#Brexit & sovereignty – has Parliament really given its sovereignty away?

As a matter of UK law, Parliament is sovereign. No other body has higher standing. Parliament can make any law it likes. The only thing it can’t do is bind its successors.

When the UK joined the European Community (as it then was), Parliament agreed to accept the supremacy of European law. It did this by making the European Communities Act 1972 (ECA). Parliament considered whether to include a section in the ECA that would stop future Parliaments making laws that breached, or purported to have primacy over, European law, but it decided not to do this. Parliament can’t bind its successors. If a future Parliament wanted to breach European law, it could by (i) relying on the implied repeals rule (if Parliament makes two conflicting laws, the second impliedly repeals the first); or (ii) amending or revoking the ECA. So: even if a prohibition was desirable, it wouldn’t work.

When Parliament made the ECA, it chose to temporarily limit its sovereignty by (i) making a UK statute that allowed every relevant European law to become part of UK law; and (ii) providing that, if there was a conflict between UK and European law, European law would prevail, even if the conflicting UK law was newer. This was a legislative choice. Parliament can still repeal or amend the ECA to remove or loosen these restrictions. The result is that, like German law, UK law still has primacy over European law, and Parliament is still sovereign. These legal facts are often overlooked, but they are the result of R -v- Secretary of State for Transport ex parte Factortame Limited [1991]; Thoburn -v- Sunderland City Council [2003]; and section 18 of the European Union Act 2011.

That doesn’t necessarily mean that, if Parliament repealed or amended the ECA, its actions would be consequence free. If might, for example, breach European law. But Parliament could choose to cause the UK to breach European law, and then defend itself against the consequences of that breach (if any). Alternatively, the UK government could give two years’ written notice to the European Union, and walk away without breaching European law (if it thought that would generate a better result). This isn’t so different to the position a person finds himself in, if he enters into a contract, or agrees to join almost any other type of organisation

The legislative choices recorded in the ECA are not only temporary – they’re also partial:

  • There isn’t a European law about everything – far from it;
  • When there is a European law, it doesn’t always apply in or to the UK – there’s a partial list in the recent UK / EU deal;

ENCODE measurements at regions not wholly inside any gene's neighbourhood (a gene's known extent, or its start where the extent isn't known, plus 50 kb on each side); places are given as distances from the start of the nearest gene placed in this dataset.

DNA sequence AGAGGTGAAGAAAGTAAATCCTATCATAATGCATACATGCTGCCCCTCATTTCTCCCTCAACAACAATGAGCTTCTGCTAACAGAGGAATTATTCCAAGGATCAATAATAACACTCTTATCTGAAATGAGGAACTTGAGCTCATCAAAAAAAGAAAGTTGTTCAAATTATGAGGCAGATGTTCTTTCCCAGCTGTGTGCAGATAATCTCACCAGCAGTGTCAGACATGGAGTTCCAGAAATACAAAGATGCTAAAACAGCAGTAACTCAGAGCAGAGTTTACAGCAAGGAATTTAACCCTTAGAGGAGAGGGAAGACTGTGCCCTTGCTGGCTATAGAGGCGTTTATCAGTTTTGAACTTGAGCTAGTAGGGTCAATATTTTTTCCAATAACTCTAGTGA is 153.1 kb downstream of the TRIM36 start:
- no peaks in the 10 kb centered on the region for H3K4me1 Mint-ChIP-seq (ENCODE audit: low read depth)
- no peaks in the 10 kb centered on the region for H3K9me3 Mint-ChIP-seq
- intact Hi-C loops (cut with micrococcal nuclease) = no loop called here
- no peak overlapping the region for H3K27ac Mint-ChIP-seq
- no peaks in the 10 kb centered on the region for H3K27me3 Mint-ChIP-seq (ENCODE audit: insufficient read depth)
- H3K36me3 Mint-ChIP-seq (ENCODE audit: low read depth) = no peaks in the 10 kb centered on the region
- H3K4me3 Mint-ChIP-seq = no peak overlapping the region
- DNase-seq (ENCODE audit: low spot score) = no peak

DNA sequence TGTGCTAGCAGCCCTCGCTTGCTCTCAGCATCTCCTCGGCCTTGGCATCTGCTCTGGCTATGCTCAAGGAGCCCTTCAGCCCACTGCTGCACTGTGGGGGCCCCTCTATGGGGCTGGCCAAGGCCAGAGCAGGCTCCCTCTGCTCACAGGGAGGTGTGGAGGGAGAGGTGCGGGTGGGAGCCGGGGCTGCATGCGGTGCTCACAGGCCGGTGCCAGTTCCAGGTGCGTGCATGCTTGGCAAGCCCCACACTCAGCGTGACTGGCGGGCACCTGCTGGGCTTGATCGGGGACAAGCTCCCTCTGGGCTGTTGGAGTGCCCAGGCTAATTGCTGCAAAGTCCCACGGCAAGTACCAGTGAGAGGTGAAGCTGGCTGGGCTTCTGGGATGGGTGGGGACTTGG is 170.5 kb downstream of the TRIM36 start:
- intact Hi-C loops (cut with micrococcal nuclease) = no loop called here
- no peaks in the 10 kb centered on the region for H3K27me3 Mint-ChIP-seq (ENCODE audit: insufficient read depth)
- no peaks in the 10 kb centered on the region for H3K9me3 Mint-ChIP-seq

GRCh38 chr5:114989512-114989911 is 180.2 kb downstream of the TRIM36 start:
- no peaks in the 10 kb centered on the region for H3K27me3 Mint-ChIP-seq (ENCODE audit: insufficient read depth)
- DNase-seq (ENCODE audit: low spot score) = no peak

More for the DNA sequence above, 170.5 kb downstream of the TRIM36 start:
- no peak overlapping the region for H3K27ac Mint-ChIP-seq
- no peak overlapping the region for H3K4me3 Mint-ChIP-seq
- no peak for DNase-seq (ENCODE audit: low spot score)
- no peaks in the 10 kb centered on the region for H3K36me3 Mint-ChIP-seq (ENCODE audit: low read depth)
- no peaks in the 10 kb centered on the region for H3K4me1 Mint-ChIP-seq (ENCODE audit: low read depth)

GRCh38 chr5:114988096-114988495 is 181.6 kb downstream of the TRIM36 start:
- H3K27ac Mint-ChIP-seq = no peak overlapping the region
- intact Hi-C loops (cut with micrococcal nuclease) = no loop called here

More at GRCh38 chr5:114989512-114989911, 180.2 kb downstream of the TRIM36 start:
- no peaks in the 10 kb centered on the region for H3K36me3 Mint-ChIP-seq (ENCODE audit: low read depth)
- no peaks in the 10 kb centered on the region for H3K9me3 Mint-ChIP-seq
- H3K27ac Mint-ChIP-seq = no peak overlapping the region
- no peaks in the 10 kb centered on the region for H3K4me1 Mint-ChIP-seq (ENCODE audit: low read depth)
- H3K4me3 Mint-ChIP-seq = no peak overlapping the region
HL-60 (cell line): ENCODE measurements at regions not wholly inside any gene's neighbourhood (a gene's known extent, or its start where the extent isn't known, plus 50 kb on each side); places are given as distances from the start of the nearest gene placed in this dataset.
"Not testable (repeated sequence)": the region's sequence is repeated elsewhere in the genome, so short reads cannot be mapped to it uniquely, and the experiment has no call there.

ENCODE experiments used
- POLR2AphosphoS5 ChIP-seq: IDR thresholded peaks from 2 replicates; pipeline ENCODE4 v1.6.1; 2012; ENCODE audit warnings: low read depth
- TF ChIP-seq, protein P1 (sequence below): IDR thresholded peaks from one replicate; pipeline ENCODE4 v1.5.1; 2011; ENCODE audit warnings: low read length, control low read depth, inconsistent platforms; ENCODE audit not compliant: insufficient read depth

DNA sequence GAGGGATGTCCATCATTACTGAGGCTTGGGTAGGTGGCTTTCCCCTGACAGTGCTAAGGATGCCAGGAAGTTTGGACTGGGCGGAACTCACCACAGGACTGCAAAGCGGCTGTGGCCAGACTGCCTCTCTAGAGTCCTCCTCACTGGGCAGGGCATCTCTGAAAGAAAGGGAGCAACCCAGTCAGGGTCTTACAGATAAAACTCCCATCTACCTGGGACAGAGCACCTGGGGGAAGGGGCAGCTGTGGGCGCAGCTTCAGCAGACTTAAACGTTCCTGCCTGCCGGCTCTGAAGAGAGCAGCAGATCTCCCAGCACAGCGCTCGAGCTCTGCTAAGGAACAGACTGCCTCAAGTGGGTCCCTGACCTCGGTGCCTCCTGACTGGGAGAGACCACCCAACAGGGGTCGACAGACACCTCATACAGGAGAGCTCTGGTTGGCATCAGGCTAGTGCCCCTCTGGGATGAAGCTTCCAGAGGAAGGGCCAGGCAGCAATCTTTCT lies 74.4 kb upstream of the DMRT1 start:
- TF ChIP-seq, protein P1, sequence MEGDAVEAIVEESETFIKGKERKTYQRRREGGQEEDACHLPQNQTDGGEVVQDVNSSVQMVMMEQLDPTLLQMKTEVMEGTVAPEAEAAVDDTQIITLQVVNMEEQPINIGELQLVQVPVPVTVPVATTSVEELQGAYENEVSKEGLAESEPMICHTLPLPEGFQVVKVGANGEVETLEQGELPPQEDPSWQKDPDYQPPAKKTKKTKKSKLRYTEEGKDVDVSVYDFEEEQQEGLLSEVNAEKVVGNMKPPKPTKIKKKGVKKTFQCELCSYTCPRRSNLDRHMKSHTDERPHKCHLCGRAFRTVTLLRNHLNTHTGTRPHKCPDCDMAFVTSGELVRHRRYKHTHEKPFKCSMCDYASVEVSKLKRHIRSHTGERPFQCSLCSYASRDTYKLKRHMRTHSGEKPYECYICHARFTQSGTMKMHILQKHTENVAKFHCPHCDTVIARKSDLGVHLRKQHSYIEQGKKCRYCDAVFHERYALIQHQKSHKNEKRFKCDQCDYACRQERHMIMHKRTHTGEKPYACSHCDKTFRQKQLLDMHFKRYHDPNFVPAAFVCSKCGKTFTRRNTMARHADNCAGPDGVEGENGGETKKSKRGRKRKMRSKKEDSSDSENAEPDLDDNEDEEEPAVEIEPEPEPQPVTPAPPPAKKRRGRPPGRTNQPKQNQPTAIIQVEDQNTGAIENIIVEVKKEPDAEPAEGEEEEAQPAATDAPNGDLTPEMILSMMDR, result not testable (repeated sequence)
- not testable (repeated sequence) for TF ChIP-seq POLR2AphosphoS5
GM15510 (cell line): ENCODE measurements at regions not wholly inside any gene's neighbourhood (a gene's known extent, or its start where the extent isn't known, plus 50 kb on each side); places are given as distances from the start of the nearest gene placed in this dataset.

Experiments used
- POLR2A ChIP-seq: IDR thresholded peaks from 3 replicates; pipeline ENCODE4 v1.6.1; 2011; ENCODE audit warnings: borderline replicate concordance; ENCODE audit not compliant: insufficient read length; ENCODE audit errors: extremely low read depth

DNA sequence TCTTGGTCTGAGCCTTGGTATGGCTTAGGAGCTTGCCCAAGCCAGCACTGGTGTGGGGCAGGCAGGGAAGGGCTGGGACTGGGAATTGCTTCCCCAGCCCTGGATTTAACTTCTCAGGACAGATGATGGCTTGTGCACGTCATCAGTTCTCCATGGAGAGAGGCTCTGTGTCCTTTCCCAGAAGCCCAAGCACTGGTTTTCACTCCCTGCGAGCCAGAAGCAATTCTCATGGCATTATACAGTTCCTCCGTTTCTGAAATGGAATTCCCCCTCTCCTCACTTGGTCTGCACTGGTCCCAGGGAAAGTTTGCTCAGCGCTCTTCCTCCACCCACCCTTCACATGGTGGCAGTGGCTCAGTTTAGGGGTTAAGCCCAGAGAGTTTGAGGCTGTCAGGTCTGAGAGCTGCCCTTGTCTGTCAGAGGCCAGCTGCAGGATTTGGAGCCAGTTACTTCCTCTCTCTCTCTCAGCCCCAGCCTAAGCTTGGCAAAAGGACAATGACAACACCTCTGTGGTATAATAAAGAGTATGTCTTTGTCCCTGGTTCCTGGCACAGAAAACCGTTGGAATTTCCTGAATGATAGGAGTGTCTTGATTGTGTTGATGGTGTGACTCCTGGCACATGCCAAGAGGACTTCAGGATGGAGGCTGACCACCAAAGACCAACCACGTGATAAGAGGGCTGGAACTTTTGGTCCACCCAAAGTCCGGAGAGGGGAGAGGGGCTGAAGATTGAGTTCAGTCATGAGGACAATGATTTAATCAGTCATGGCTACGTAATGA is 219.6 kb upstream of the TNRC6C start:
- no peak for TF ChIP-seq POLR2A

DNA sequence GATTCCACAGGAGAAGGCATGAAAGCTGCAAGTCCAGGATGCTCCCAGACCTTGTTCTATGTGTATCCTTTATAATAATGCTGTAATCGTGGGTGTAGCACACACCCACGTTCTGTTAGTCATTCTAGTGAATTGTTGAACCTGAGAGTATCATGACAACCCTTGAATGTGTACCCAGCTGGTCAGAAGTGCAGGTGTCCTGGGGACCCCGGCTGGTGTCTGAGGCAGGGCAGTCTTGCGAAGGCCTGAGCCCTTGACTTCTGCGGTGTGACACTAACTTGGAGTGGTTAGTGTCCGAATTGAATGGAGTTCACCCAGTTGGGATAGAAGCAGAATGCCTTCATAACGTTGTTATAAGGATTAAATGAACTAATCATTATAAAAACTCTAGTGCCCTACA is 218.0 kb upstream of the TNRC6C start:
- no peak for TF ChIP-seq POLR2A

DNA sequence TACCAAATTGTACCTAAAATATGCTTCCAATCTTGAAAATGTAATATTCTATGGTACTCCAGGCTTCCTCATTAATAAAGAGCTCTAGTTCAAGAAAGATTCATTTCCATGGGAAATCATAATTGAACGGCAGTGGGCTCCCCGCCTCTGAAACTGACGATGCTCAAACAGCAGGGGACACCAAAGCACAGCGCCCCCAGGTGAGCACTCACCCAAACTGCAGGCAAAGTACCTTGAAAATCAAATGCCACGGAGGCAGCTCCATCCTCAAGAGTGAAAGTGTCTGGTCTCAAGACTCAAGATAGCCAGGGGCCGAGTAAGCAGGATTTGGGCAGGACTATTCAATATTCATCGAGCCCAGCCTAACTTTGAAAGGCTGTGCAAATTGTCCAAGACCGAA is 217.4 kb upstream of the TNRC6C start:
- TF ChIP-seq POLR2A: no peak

• European law often includes derogations and options, so the UK can chose whether to implement some European laws, and how to implement others; and
  • European law is often “minimum harmonising“, so the UK can – and often does – require more from UK businesses than European law would otherwise have required.

It’s also worth remembering that new European law is sometimes based on existing UK law; and that, especially in the financial services regulatory space, the UK often plays a significant role in the development of the policy on which European law is based; and then “holds the pen” so that it controls the drafting as well. Although it’s not always happy to admit it these days, Solvency II is a recent example of almost all of these things. And the UK got many of the things it wanted in this way.

So, Parliament hasn’t given its sovereignty away, and the UK doesn’t need to leave the EU for Parliament to recover what it’s lost.

If had, the next question might be: if there’s a #Brexit, would that be enough to allow Parliament to recover what it’s sovereignty, or at least to free itself from the sovereignty restrictions it has chosen to accept? It depends. For example, if the UK chose the Norwegian option or the Swiss option, Parliament would probably have to make a set of revocable legislative choices that are materially the same as the choices it’s already made. In fact, Parliament is only really likely to be European Union sovereignty restriction free if it turns it back on the European Union altogether. But if it did that, it might still have to make other sovereignty restriction choices, as it entered into a series of trade agreements and bi-lateral treaties with individual European and third countries, and that’s been done, the UK may not be very far away from where it is today.

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